These programs succeed because felons leaving jail or just on probation are “captured” immediately and enrolled in activities that both prepare them for work and keep them off the streets. These work strategies are effective, and benefit society because they get the people into work very quickly, while employing social services to assist in retention and success. As with welfare reform, “work first” works best.

Prison-to-work programs can help cut New York’s recidivism rate while reducing public costs, by helping people returning home to lead productive and law-abiding lives.

This is a responsible, proven strategy to deal with newly released prisoners. In this time of fiscal crisis, will lawmakers take heed? Will they show the wisdom to match their rethinking of the drug laws with rethinking of rehabilitation?

All they need to do is look to the cities with the answers.

Peter Cove founded America Works, a com pany that gets ex-offenders and other hard-to- place workers jobs.

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Curbing The Cost Of Crime

February 27, 2009

Curbing the Cost of Crime

peter_cove.jpgPeter Cove
Founder, America Works

Originally Posted On: California Progressive Report 2/27/09

Link: http://www.californiaprogressreport.com/2009/02/curbing_the_cos.html

California is embarking on the biggest prisoner release comparative only to the 1963 movie, The Great Escape. Unless overturned on appeal, California is under court order to release approximately 57,000 prisoners (one third of the total population) over the next few years. How will California’s policy makers deal with this and reduce the recidivism rate at the same time? Failed programs of the past, ineffective parole, a plethora of social and drug treatment programs and a continuation of a 70% re-incarceration rate within 3 years after release are not the answer. The answer lies in a successful reentry program in Oakland.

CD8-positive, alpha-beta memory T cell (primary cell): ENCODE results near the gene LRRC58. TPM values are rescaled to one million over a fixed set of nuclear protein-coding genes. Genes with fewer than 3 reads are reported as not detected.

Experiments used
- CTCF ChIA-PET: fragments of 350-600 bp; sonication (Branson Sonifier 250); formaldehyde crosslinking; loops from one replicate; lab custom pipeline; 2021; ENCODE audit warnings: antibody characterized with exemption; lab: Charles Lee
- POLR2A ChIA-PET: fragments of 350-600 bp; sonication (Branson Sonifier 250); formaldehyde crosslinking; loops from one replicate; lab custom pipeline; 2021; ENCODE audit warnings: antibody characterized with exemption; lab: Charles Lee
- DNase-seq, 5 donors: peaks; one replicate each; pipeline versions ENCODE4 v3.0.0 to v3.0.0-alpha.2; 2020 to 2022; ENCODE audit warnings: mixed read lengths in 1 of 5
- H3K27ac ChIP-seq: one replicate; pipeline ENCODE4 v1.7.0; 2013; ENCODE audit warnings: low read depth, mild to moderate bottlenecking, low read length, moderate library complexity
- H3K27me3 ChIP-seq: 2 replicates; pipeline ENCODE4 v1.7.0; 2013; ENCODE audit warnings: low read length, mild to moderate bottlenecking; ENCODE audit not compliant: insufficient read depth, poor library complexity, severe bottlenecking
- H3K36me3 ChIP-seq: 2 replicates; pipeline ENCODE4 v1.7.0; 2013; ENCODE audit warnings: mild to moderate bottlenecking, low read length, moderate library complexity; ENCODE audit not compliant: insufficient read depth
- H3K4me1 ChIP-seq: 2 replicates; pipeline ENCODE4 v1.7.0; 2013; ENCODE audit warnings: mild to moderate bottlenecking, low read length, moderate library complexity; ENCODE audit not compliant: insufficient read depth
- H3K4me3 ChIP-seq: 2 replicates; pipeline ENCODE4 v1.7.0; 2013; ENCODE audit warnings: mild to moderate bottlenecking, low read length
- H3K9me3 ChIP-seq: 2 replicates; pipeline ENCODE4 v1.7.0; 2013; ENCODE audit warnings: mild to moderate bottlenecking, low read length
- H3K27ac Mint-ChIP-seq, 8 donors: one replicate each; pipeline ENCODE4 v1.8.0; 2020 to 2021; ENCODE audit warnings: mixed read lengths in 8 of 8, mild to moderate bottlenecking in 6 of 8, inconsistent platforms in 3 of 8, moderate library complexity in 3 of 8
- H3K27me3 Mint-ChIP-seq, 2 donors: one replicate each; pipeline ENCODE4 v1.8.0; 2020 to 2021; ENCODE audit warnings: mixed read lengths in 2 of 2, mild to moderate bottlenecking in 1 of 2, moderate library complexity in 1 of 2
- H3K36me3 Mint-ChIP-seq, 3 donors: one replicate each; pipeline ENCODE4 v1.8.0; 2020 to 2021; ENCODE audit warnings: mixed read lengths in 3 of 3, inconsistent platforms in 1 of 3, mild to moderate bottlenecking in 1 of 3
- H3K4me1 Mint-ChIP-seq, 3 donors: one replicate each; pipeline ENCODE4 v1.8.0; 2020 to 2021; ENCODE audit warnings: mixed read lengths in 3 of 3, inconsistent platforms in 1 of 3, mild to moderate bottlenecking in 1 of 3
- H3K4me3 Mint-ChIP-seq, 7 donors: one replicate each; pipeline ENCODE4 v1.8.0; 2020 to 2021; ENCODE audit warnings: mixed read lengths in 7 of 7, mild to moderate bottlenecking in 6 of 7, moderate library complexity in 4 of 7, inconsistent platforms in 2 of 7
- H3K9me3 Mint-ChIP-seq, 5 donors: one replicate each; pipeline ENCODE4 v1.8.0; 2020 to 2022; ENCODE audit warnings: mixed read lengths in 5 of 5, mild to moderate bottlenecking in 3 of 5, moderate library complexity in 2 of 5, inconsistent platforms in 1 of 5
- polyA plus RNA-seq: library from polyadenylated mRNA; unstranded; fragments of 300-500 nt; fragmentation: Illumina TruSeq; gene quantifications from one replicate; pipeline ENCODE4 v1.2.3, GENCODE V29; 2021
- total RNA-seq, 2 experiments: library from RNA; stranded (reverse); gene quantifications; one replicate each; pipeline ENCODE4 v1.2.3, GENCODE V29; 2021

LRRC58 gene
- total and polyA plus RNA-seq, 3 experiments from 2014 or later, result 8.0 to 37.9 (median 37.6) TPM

In response to rising crime and violence, Oakland voters passed the Violence Prevention and Public Safety Act of 2004 (Measure Y). Measure Y is a 10-year initiative designed to facilitate community policing, foster violence prevention, improve fire and paramedic service, and initiate new programs to move parolees and probationers into jobs. The rest of California can learn from Oakland’s experience that quick attachment to the labor market reduces the recidivism rate. Here are some results.